As it becomes clear there is unlikely to be enough lithium to fuel the battery demands of the future, automakers and energy firms are exploring ways to recycle and reuse lithium-ion batteries. However, this industry is highly underdeveloped and currently lacks the regulatory framework to guarantee a cohesive set of standards for battery recycling, with more funding needed to support its expansion.
At the consumer level, in the U.S., the Environmental Protection Agency (EPA) asks people using lithium-ion (Li-ion) batteries not to dispose of them with normal waste. The reason given is to preserve the critical minerals found in the batteries, such as cobalt, graphite and lithium. They also warn of them becoming a fire hazard if broken. The EPA asks consumers to take old Li-ion batteries to a certified battery electronics recycler rather than put them in their municipal recycling bins, advice that is rarely followed. Many households discard Li-ion batteries improperly or keep them for years, sitting in storage in unused electronics. This is unlikely to happen with larger batteries, such as those in electronic vehicles (EVs), but it certainly happens with phones, laptops, and other electronic devices.
There are several challenges associated with Li-ion battery recycling. Firstly, these batteries are everywhere now, meaning there’s a need for greater public awareness about battery recycling – which is not the same in every city, state, or country. Secondly, battery recycling facilities are not always available. A recent USGS report suggested there were around two dozen companies in North America and Europe recycling lithium batteries, but there is little coordination for battery recycling at the national or regional level. And thirdly, an effective and coordinated approach to Li-ion battery recycling is expensive to set up and requires new infrastructure and expertise to ensure the critical minerals are preserved and reused.
However, there is also a high cost of throwing these batteries away, as we lose minerals that are vitally needed to support a green transition. With limited mining activities worldwide and under-established supply chains for these minerals, without recycling, we are unlikely to have enough of the minerals needed to power all the batteries required in the coming decades.
And there is great hope for the future of battery recycling, with some studies suggesting that recycled Li-ion batteries may even perform better than new ones. Due to a lack of funding for battery recycling, innovations have only recently started to be seen. Previously, manufacturers worried that recycled batteries may be low in quality and have a shorter life span than new batteries. However, recent advances suggest that this concern is unfounded. A 2022 report in Joule demonstrated that by refurbishing the cathode –– the crystal in the Li-ion battery that is its most expensive component and key to supplying the proper voltage – battery recycling can be highly effective.
And the innovations don’t stop there. Last month, scientists at Lawrence Berkeley announced they had found a new solution for safer and cheaper recycling, using a new material that allows Li-ion cells to be recycled using just water. Battery cells require glue-like binders to hold the positively charged cathode and negatively charged anode (which transmit electricity) together. However, a new material could provide the quick-release binding properties needed to hold the parts together before being dissolved in room-temperature alkaline water containing sodium hydroxide. This allows the battery metals to be filtered out of the solution and air-dried, without the need for burning, which can release toxins.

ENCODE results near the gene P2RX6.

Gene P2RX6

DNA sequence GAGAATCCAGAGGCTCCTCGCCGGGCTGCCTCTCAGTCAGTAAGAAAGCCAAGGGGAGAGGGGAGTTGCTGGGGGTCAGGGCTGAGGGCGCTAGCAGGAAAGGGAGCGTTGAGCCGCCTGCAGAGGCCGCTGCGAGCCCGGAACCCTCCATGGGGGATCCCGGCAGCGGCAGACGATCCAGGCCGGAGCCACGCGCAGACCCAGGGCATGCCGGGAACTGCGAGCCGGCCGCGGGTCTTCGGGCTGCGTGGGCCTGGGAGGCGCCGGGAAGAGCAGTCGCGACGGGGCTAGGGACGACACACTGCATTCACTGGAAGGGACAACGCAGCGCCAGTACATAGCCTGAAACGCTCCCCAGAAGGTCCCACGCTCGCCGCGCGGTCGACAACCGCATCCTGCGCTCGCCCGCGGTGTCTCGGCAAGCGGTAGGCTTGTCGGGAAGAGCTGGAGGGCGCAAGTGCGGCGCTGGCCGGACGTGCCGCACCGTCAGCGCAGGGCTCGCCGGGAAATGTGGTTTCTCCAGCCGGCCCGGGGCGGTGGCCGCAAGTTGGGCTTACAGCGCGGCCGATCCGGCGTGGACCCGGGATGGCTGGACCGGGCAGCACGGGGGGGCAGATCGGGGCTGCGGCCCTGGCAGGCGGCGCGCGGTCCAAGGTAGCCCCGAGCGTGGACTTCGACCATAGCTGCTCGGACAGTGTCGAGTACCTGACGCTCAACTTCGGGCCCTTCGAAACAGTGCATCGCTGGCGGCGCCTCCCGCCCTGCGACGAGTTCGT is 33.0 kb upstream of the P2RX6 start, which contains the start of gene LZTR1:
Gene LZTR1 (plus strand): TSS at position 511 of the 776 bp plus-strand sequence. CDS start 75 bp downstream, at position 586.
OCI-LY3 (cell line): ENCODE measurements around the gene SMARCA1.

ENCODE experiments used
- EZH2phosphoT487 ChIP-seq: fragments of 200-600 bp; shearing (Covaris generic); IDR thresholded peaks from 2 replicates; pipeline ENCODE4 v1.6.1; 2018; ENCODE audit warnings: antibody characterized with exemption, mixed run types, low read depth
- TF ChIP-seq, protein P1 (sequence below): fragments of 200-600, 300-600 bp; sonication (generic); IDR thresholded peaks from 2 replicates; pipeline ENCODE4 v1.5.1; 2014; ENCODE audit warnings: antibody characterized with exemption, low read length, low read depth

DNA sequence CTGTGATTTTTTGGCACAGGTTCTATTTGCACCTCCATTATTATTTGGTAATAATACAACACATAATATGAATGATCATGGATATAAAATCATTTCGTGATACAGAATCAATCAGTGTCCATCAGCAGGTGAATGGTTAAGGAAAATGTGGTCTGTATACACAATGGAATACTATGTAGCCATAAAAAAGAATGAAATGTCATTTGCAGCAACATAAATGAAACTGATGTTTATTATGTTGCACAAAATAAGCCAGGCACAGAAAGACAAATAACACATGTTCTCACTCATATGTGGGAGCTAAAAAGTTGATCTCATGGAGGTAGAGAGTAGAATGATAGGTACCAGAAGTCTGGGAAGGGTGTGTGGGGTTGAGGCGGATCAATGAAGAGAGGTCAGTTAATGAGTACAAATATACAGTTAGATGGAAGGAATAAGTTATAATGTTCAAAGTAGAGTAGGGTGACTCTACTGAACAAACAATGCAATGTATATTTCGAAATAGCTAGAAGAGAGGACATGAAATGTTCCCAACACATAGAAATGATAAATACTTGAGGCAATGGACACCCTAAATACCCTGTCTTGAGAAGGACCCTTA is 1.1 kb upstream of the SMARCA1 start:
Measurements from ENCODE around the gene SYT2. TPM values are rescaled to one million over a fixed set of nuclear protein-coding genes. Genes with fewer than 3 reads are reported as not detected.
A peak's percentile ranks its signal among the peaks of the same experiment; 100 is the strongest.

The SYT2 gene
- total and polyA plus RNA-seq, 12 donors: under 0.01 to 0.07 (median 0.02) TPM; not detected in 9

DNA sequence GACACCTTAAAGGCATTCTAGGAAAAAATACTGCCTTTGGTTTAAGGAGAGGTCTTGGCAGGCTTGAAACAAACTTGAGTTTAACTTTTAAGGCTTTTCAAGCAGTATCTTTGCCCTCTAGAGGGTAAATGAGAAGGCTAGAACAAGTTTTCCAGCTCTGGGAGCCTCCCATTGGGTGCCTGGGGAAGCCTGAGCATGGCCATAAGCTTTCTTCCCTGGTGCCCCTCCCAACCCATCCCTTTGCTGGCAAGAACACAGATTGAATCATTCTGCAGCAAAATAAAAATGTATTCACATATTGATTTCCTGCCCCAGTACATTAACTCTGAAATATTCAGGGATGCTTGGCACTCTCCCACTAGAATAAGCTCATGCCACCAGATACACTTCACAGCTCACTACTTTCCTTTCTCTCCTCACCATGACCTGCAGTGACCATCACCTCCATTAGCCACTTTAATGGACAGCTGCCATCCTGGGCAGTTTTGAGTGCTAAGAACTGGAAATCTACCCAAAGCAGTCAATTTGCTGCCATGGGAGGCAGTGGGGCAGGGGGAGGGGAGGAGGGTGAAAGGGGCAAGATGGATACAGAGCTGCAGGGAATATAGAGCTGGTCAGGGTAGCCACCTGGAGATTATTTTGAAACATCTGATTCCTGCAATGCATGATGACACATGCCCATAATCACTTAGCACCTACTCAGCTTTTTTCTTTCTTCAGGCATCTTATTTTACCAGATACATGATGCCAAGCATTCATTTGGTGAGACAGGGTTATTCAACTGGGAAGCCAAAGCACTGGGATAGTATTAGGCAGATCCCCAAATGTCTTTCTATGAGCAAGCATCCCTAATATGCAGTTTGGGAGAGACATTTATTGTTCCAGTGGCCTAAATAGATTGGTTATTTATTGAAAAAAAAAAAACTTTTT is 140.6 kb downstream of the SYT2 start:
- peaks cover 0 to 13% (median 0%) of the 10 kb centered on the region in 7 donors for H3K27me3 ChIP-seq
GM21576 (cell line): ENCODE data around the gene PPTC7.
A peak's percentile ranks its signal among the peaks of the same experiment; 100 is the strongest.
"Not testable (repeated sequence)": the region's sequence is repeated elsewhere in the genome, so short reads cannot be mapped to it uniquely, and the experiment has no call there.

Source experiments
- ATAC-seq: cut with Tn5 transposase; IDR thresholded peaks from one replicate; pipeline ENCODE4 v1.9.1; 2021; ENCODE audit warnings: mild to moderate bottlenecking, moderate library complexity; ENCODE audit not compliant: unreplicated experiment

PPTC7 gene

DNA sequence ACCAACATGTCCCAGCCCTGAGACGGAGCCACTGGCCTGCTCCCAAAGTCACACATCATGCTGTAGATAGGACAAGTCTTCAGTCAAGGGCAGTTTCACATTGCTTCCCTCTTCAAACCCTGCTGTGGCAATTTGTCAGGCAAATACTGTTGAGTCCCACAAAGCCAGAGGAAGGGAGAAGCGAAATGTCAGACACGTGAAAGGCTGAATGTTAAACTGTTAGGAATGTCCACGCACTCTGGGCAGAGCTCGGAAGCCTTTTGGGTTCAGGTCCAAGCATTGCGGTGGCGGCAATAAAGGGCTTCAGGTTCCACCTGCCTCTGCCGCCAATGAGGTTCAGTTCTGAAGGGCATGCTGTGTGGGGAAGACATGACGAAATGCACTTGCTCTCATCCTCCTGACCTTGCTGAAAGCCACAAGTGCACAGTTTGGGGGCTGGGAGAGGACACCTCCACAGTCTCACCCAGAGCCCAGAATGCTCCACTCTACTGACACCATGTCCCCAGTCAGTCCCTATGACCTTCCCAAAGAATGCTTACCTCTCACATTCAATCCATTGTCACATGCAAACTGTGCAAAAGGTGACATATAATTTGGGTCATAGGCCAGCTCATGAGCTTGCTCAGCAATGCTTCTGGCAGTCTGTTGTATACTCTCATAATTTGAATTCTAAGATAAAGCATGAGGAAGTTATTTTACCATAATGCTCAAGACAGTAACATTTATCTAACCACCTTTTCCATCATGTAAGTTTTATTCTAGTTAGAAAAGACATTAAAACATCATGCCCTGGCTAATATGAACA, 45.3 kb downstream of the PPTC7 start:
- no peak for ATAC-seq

And governments are now seeing the potential in battery recycling, with the U.S. Department of Energy (DoE) viewing it as key for a green transition. Last month, the DoE awarded a conditional $375 million loan to Li-Cycle, a battery recycling company, to develop a materials plant near Rochester, New York. With the price of lithium rising sharply in 2022, as demand rose and supply constraints became evident, the government is looking at alternative ways to source lithium, including battery recycling. The Rochester facility will be Li-Cycle’s fourth plant in North America, but unlike its other facilities, it will not simply process battery materials but will turn recycled products into materials for use in new batteries.
Once operational, the facility is expected to recycle enough batteries for 200,000 EVs, producing 8,500 tonnes of lithium carbonate, as well as nickel sulfate and cobalt sulfate.Ajay Kochhar, co-founder and CEO of Li-Cycle, stated “Recycling is an unappreciated, or not as appreciated, alleviator of that supply need.” He added, “I think of course we need both primary, meaning mine sources, and secondary…every unit counts of lithium, nickel, cobalt. I think with the overlay of the IRA and the overlay of the corporate targets around sourcing for these materials, recycling is going to be very important.” Kochhar is confident that battery recycling could meet between 10% and 20% of the market needs for battery-grade lithium, nickel, and cobalt in the next decade.
While the expansion of mining activities is key to ensuring the stable supply of lithium and other critical minerals to the market in the green transition, battery recycling will also play a key role. With recent innovations in technology and recycling processes, governments are more willing to invest in battery recycling to ensure the critical minerals found in old batteries are not simply discarded, providing hope for the cyclical nature of Li-ion battery manufacturing.
By Felicity Bradstock for Oilprice.com
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